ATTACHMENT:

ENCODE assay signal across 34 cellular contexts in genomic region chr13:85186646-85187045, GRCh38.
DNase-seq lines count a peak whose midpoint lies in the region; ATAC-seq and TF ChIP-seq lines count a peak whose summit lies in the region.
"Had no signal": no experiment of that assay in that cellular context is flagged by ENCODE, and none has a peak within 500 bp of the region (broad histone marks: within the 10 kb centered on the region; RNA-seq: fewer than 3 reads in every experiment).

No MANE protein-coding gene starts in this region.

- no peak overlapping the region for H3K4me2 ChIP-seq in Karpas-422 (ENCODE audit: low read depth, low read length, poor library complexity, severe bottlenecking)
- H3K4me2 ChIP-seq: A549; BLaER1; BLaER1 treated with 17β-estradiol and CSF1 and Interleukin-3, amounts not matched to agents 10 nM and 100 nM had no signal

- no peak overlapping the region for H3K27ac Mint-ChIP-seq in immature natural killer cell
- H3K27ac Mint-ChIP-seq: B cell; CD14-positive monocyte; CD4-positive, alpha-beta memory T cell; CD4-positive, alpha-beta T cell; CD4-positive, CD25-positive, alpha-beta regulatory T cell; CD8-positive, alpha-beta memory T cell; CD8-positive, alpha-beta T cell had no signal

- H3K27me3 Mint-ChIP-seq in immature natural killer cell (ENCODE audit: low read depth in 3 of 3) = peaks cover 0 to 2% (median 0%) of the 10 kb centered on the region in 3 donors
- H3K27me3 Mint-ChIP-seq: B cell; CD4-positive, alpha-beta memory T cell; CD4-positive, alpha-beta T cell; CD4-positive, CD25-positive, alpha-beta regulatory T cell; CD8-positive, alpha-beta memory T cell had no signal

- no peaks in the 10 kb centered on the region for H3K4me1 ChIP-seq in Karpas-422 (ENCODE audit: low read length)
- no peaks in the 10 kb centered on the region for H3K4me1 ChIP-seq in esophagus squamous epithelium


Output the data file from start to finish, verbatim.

ENCODE assay signal across 34 cellular contexts in genomic region chr13:85186646-85187045, GRCh38.
DNase-seq lines count a peak whose midpoint lies in the region; ATAC-seq and TF ChIP-seq lines count a peak whose summit lies in the region.
"Had no signal": no experiment of that assay in that cellular context is flagged by ENCODE, and none has a peak within 500 bp of the region (broad histone marks: within the 10 kb centered on the region; RNA-seq: fewer than 3 reads in every experiment).

No MANE protein-coding gene starts in this region.

- no peak overlapping the region for H3K4me2 ChIP-seq in Karpas-422 (ENCODE audit: low read depth, low read length, poor library complexity, severe bottlenecking)
- H3K4me2 ChIP-seq: A549; BLaER1; BLaER1 treated with 17β-estradiol and CSF1 and Interleukin-3, amounts not matched to agents 10 nM and 100 nM had no signal

- no peak overlapping the region for H3K27ac Mint-ChIP-seq in immature natural killer cell
- H3K27ac Mint-ChIP-seq: B cell; CD14-positive monocyte; CD4-positive, alpha-beta memory T cell; CD4-positive, alpha-beta T cell; CD4-positive, CD25-positive, alpha-beta regulatory T cell; CD8-positive, alpha-beta memory T cell; CD8-positive, alpha-beta T cell had no signal

- H3K27me3 Mint-ChIP-seq in immature natural killer cell (ENCODE audit: low read depth in 3 of 3) = peaks cover 0 to 2% (median 0%) of the 10 kb centered on the region in 3 donors
- H3K27me3 Mint-ChIP-seq: B cell; CD4-positive, alpha-beta memory T cell; CD4-positive, alpha-beta T cell; CD4-positive, CD25-positive, alpha-beta regulatory T cell; CD8-positive, alpha-beta memory T cell had no signal

- no peaks in the 10 kb centered on the region for H3K4me1 ChIP-seq in Karpas-422 (ENCODE audit: low read length)
- no peaks in the 10 kb centered on the region for H3K4me1 ChIP-seq in esophagus squamous epithelium